Researchers at Lawrence Livermore National Laboratory's National Ignition Facility (NIF) recorded the first case of ignition on August 8, 2021, the results of which have now been published in three peer-reviewed papers....
Sunday, August 14, 2022
In January a California startup named Autonomy began "stocking up on EVs from pretty much every company that makes them," reports Bloomberg (including Tesla, Ford, and Polestar). Their plan? Collect a $5,900 "start fee," then charge $490 to $690 a month for an electric vehicle subscription with up to 1,000 miles of driving (but with no maintenance or registration fees):
That could be why auto executives are pushing to round up that sweet, sweet software revenue in smaller chunks. BMW, to much outcry, is selling an $18-a-month subscription for heated seats in the UK, and General Motors turned its OnStar voice navigation into a $1,500 "mandatory" subscription on every new Buick, GMC and Cadillac Escalade. Even without a la carte add-ons, one of the major forces propping up prices for used EVs is, ironically, their ability to update remotely — the same technology carmakers are using to nickel-and-dime drivers with subscription services.
I love digital engine control, that is a huge leap forward in technology. I'm a fan of the 10-speed electronic shift transmissions, those are great. ABS brakes, also great. But, and this is a big but, I still like my 5-speed stick-shift and basic tech old 2001 Dodge Ram 1500. It is an appropriate use of technology. Electronic engine control, ABS, both awesome. Stick shift, also awesome because I get to choose when it shifts. It doesn't decide when it is good and ready, which makes me crazy with automatics. There is a time during cornering when the power should come on, and they are always late. Always. Maybe I want to downshift as I slow for a corner or on a hill, that doesn't happen either. Maddening.
Tuesday, August 09, 2022
Harley Quinn, Doom Patrol, and Titans [and Batwoman] are all up next on the chopping block and cancellation is apparently imminent. They will join the never started Wonder Twins on the DCEU scrapheap.
That is not all. Another high profile show is also about to be made to walk the plank while it is still in development. Greg Berlanti's Green Lantern.
The show was in the process of casting with Jeremy Irvine locked as Alan Scott back in June. Alan Scott became one of the few DC superheroes to come out as gay in 2012, before it was fashionable.
Monday, August 01, 2022
On April 6, an autonomously driven truck fitted with technology by TuSimple TSP -9.59%▼ Holdings Inc. suddenly veered left, cut across the I-10 highway in Tucson, Ariz., and slammed into a cement barricade. The accident, which regulators disclosed to the public in June after TuSimple filed a report on the incident, underscores concerns that the autonomous-trucking company is risking safety on public roads in a rush to deliver driverless trucks to market, according to independent analysts and more than a dozen of the company's former employees. A TuSimple spokesman said safety is a top priority for the company and that nobody was injured in the accident.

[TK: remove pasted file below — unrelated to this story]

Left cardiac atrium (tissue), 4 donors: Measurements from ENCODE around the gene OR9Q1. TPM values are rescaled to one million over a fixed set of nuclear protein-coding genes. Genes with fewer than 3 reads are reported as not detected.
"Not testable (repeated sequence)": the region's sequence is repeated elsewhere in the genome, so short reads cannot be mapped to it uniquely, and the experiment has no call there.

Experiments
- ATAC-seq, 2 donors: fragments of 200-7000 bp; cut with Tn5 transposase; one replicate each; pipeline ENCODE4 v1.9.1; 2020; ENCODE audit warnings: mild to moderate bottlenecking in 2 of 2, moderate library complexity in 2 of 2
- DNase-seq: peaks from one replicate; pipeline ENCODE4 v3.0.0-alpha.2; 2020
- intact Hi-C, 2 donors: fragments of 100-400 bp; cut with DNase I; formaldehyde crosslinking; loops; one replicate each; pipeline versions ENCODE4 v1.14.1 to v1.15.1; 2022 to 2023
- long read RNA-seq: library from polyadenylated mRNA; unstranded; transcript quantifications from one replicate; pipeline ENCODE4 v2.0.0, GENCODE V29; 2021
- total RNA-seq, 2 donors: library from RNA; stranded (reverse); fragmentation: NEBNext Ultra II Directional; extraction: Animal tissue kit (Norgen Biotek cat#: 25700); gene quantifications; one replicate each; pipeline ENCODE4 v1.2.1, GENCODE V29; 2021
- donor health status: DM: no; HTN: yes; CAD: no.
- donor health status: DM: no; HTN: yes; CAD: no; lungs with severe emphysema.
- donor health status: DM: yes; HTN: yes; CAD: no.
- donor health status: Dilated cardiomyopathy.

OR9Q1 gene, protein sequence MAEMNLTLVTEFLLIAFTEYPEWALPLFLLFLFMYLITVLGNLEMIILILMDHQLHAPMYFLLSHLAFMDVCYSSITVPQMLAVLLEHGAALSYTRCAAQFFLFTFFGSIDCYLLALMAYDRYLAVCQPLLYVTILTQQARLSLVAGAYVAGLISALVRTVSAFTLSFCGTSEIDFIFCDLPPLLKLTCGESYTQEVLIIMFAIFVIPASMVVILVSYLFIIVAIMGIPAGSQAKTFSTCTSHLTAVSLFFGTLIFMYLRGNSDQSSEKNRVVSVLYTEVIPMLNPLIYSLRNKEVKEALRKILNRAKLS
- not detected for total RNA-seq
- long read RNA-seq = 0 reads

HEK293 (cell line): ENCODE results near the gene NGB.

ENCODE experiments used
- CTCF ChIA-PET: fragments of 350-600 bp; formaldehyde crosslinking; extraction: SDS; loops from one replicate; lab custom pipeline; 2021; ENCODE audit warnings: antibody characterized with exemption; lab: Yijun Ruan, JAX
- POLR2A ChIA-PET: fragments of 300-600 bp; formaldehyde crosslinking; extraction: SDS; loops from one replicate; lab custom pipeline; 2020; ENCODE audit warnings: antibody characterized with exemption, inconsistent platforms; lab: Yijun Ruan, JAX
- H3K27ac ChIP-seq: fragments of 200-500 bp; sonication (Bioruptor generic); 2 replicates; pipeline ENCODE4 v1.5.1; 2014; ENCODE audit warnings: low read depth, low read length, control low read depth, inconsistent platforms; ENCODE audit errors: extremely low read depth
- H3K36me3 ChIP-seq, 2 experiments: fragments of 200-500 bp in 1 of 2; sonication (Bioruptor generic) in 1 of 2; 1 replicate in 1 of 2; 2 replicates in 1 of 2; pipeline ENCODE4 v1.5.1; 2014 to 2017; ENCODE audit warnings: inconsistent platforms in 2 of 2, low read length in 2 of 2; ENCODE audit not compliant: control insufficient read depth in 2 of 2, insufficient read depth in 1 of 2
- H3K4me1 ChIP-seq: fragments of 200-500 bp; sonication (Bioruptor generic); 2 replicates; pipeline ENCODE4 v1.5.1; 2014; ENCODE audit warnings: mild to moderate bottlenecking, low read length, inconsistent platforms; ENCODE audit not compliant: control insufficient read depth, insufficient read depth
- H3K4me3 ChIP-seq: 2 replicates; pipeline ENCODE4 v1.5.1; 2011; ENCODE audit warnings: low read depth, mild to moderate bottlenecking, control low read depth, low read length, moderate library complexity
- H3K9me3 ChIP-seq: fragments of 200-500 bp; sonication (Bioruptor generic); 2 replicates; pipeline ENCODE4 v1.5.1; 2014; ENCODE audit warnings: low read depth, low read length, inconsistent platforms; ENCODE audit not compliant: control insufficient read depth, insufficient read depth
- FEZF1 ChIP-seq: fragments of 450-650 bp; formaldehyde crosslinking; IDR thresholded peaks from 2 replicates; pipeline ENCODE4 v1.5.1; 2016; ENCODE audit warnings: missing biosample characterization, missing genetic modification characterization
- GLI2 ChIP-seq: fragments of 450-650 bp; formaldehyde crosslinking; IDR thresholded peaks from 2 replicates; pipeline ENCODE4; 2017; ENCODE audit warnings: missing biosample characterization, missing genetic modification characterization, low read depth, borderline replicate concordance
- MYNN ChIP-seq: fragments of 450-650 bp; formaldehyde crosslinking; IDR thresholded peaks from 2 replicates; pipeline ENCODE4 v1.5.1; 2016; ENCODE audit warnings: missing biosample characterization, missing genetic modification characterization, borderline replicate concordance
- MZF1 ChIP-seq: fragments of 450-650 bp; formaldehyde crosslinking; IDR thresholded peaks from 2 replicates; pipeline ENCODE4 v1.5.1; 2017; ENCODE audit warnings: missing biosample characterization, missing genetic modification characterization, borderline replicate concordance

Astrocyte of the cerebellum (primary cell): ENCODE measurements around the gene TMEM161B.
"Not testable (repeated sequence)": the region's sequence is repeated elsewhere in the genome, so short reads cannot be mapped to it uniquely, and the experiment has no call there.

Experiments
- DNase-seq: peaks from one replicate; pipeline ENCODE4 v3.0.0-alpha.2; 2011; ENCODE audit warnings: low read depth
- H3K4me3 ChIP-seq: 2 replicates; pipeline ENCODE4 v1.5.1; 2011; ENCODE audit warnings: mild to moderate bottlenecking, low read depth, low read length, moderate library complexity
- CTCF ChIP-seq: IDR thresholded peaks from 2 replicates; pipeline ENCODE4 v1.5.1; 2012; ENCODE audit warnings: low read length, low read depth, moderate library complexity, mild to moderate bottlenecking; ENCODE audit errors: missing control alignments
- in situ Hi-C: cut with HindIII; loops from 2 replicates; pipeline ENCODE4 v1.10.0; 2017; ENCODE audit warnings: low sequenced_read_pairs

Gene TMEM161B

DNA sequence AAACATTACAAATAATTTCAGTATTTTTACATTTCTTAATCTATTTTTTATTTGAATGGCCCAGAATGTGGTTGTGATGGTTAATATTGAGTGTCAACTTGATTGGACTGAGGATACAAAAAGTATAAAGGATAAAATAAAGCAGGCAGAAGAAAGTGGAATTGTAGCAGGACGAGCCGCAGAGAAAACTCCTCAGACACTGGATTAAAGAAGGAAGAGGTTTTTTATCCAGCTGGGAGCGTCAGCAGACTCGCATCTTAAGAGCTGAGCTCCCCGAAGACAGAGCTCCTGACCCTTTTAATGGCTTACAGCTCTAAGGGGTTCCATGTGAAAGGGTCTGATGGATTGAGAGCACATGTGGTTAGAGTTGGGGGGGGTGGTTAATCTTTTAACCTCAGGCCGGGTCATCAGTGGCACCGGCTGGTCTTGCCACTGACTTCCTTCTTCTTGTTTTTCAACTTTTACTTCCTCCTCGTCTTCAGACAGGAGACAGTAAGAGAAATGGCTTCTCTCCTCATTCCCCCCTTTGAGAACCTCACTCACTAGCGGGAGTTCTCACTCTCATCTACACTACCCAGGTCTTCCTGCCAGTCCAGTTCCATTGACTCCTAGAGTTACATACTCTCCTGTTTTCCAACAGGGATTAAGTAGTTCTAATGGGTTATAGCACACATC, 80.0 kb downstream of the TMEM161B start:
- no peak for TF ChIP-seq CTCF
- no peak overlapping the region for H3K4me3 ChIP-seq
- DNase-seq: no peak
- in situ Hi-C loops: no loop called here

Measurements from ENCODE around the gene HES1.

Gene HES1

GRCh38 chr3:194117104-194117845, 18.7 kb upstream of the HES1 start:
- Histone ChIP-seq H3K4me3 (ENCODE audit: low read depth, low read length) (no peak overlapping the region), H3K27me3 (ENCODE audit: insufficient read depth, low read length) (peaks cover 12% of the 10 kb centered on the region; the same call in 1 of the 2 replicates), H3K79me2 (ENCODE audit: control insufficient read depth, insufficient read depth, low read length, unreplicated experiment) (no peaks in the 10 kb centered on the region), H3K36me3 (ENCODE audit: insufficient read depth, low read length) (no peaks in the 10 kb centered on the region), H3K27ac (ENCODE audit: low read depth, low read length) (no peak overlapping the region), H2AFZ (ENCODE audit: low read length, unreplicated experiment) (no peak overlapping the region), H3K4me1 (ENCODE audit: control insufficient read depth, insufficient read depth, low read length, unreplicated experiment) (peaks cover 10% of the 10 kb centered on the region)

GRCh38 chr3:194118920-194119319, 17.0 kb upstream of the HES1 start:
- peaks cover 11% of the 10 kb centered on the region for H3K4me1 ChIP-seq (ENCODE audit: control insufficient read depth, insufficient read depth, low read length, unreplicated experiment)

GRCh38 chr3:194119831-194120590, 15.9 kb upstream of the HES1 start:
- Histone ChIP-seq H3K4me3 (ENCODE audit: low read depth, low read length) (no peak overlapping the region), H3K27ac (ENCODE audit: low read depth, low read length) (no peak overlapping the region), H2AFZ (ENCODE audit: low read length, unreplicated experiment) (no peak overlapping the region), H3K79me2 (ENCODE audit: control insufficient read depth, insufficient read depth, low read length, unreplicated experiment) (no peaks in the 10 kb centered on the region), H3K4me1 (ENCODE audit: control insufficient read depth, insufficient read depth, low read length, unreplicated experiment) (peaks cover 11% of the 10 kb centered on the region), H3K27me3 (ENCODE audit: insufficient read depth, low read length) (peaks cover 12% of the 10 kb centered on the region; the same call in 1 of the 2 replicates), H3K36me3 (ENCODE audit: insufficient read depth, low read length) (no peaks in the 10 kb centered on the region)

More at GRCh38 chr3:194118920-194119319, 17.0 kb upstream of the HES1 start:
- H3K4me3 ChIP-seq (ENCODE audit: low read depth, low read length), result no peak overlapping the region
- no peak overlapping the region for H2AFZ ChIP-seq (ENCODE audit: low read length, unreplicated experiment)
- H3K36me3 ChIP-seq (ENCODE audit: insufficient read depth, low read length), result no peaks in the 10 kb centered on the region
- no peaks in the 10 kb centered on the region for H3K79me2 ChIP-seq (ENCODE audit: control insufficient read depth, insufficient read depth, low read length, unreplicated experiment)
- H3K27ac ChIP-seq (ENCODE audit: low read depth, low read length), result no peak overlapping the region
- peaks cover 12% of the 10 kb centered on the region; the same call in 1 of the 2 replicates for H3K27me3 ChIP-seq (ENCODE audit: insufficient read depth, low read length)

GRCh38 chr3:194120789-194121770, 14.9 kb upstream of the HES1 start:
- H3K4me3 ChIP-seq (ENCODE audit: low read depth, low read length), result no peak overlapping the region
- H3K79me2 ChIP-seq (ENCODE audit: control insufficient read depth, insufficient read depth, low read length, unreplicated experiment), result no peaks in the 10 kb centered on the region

An internal TuSimple report on the mishap, viewed by The Wall Street Journal, said the semi-tractor truck abruptly veered left because a person in the cab hadn't properly rebooted the autonomous driving system before engaging it, causing it to execute an outdated command. The left-turn command was 2 1/2 minutes old—an eternity in autonomous driving—and should have been erased from the system but wasn't, the internal account said.
But researchers at Carnegie Mellon University said it was the autonomous-driving system that turned the wheel and that blaming the entire accident on human error is misleading. Common safeguards would have prevented the crash had they been in place, said the researchers, who have spent decades studying autonomous-driving systems.
For example, a safety driver—a person who sits in the truck to backstop the artificial intelligence—should never be able to engage a self-driving system that isn't properly functioning, they said. The truck also shouldn't respond to commands that are even a couple hundredths of a second old, they said. And the system should never permit an autonomously-driven truck to turn so sharply while traveling at 65 miles an hour.